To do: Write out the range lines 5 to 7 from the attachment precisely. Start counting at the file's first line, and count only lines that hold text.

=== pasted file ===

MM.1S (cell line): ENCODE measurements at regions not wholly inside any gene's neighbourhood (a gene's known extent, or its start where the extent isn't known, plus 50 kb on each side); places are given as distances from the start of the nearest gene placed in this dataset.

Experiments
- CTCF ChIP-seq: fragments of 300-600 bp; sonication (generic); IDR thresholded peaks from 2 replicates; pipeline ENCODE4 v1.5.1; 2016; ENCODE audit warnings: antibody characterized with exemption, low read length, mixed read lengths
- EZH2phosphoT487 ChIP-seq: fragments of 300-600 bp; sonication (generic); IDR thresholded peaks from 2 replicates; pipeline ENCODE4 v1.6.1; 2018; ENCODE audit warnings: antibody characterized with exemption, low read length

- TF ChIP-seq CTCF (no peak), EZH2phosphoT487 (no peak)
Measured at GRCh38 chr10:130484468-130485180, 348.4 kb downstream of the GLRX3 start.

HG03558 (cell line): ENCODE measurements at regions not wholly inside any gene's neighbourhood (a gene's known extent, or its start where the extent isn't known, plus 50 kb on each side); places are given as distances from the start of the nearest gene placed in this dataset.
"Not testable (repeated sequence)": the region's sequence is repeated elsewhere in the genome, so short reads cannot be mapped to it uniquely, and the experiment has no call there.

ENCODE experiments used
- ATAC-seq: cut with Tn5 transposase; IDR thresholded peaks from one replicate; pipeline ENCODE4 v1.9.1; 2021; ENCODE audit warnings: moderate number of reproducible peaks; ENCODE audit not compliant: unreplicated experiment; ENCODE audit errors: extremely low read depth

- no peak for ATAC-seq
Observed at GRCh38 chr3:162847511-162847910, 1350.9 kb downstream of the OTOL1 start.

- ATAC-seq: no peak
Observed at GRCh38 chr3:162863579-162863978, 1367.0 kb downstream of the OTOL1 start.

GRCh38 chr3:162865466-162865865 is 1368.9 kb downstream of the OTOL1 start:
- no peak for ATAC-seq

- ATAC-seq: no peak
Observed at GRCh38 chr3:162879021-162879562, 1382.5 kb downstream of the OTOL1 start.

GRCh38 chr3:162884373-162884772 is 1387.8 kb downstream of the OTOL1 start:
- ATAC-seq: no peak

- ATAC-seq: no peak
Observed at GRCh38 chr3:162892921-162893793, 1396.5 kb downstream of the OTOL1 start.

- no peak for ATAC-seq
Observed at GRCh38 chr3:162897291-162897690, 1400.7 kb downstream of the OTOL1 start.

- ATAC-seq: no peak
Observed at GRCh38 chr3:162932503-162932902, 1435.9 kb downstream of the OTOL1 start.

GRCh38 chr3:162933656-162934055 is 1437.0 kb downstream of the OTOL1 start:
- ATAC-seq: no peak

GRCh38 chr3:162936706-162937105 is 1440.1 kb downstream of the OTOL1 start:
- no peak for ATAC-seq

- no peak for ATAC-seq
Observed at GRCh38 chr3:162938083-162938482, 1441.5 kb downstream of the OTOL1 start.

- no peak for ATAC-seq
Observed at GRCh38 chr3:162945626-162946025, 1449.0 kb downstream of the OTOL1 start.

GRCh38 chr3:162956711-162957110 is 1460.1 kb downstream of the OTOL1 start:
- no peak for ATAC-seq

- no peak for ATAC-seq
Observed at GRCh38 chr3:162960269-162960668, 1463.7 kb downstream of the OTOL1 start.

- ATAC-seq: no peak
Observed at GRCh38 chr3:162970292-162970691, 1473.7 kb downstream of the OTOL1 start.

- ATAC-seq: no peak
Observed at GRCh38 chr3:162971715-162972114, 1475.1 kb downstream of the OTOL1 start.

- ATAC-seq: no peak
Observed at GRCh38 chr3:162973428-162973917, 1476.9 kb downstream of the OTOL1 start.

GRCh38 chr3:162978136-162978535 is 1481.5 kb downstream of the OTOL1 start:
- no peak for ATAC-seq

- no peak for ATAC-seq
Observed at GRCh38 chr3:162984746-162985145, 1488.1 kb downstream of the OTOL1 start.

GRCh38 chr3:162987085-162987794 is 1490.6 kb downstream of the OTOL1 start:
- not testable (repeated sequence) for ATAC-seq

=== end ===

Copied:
- TF ChIP-seq CTCF (no peak), EZH2phosphoT487 (no peak)
Measured at GRCh38 chr10:130484468-130485180, 348.4 kb downstream of the GLRX3 start.

HG03558 (cell line): ENCODE measurements at regions not wholly inside any gene's neighbourhood (a gene's known extent, or its start where the extent isn't known, plus 50 kb on each side); places are given as distances from the start of the nearest gene placed in this dataset.